Bitcoin’s price surge has depleted long-term hodlings
A week ago, Bitcoin dropped by 8 percent in an hour, minutes after it surged over $12,000 for the first time in 14 months. On August 2, between 0400 to 0500 UTC dropped from $12,000 to under $11,000 and considering the history of the cryptocurrency markets, this bleeding was pegged to continue. Quite surprisingly, not only did the price drop cede but in the week since the price has held strong, which has opened up a selling opportunity for investors.
With the price holding above $11,000 in the day after the crash and slowly moving above, two things have happened from a trading point of view. First, the market is fairly certain that this price drop and rise have revealed that trigger sell orders are on the horizon. During the August 2 drop, orders were placed around $12,000, enough to cause a drop, but not enough to pull it to four-figures. Second, knowing that there are sell orders in close vicinity, ‘selling while in the green’ is trending.
Data from blockchain analytics firm Chainalysis stated that the past week ending on August 8 recorded the largest weekly drop in Bitcoin held between 2 weeks to a year. In absolute terms, this drop was around 123,820 BTC, and in percentage terms, this was a 1.6 percent drop. While at the face of it the drop might seem meager, but it amounts to $1.36 billion and is the highest weekly drop in the past 3 months.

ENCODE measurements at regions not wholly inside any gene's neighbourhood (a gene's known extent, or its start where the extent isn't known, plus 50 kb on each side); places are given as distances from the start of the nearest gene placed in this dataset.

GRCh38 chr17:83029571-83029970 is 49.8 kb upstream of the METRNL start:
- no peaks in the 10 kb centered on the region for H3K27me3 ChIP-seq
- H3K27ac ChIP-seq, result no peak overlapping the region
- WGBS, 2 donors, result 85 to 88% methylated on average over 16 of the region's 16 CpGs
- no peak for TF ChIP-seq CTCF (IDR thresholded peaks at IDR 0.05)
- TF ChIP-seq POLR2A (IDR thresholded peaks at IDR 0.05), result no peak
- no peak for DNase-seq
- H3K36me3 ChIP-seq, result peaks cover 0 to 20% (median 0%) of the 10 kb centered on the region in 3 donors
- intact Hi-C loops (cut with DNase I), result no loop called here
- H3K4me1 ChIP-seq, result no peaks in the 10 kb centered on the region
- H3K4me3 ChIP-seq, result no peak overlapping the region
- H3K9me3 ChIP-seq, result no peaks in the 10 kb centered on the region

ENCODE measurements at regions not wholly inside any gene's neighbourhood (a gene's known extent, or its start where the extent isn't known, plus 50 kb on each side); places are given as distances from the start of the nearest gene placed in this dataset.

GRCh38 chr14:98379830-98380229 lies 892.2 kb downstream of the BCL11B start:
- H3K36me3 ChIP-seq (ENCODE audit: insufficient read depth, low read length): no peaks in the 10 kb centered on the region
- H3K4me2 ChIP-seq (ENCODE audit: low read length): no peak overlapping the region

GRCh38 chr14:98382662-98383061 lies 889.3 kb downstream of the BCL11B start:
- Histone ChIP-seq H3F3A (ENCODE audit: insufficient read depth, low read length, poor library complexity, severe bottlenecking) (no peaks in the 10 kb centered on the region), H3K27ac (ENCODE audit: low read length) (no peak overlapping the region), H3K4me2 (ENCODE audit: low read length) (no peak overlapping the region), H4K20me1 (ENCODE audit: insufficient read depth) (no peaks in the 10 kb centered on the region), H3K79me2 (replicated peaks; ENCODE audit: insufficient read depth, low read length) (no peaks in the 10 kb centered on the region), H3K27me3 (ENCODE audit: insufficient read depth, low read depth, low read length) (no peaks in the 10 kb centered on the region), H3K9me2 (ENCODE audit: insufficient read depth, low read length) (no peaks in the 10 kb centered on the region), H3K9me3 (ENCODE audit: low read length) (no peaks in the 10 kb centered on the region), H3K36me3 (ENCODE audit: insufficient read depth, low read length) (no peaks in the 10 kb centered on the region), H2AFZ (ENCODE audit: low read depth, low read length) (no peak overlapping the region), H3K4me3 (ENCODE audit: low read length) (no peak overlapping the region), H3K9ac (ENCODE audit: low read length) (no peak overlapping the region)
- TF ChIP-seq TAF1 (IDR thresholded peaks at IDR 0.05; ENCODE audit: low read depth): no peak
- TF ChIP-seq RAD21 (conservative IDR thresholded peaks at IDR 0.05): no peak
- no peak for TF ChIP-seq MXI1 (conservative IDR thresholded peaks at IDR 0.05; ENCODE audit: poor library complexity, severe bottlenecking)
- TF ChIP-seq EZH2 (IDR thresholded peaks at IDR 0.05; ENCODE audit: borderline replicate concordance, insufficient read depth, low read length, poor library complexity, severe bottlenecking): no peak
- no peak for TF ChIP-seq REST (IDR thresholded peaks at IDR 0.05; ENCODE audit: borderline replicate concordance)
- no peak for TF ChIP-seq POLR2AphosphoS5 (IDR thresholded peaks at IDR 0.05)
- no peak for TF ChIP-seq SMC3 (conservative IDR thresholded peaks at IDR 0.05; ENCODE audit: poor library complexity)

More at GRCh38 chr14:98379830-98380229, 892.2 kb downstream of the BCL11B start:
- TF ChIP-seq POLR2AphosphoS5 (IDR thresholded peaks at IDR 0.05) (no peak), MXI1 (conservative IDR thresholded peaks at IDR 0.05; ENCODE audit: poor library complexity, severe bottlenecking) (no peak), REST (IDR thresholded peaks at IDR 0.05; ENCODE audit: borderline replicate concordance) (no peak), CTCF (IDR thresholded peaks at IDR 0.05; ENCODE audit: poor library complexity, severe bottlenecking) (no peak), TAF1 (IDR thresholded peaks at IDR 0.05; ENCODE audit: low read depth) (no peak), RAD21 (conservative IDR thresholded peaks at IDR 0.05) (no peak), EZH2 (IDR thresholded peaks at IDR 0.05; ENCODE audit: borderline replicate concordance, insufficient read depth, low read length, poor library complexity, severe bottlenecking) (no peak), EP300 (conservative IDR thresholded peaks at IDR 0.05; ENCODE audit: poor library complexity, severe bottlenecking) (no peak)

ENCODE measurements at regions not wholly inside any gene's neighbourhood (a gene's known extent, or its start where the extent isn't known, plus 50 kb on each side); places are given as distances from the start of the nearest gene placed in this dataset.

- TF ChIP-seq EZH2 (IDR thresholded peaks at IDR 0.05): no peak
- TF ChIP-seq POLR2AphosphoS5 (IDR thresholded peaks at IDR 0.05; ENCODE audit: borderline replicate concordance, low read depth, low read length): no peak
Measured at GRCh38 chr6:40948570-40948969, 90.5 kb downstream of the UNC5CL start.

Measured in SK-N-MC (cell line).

If you were to trace the date to the previous drop in Bitcoin held, you would arrive at the end of April 2020. Two months prior, Bitcoin recovered over 100 percent of its lost value from the events of ‘Black Thursday’ surging from $4,000 to over $9,000 between mid-March and late-April. Given the rapid price increase, Bitcoin held, both on the long term and the short was sold off for profit, especially with the halving soon approaching.
Surprisingly the Bitcoin trading volume data is not moving with the price. According to Coinmarketcap, since the price swing began in late-July, Bitcoin’s 24-hour volume was at its highest on July 28 at over $35 billion in trades. During this time Bitcoin brushed $11,000 but did not pass it. When the price moved above $12,000 and then dropped below the trade volume jumped up to $30 billion before decreasing to $23 billion. Now, as the price has been consolidating for over a week, the trade volume has dropped to $18 billion a day, the same level as before the pump began.
Selling data and volume indicate that the ‘profit-taking’ has run its course this past week, but the price is still pushing ahead. Events of August 2 proved trigger prices and bull traps now lie ahead, the market should nevertheless test each level with patience and caution.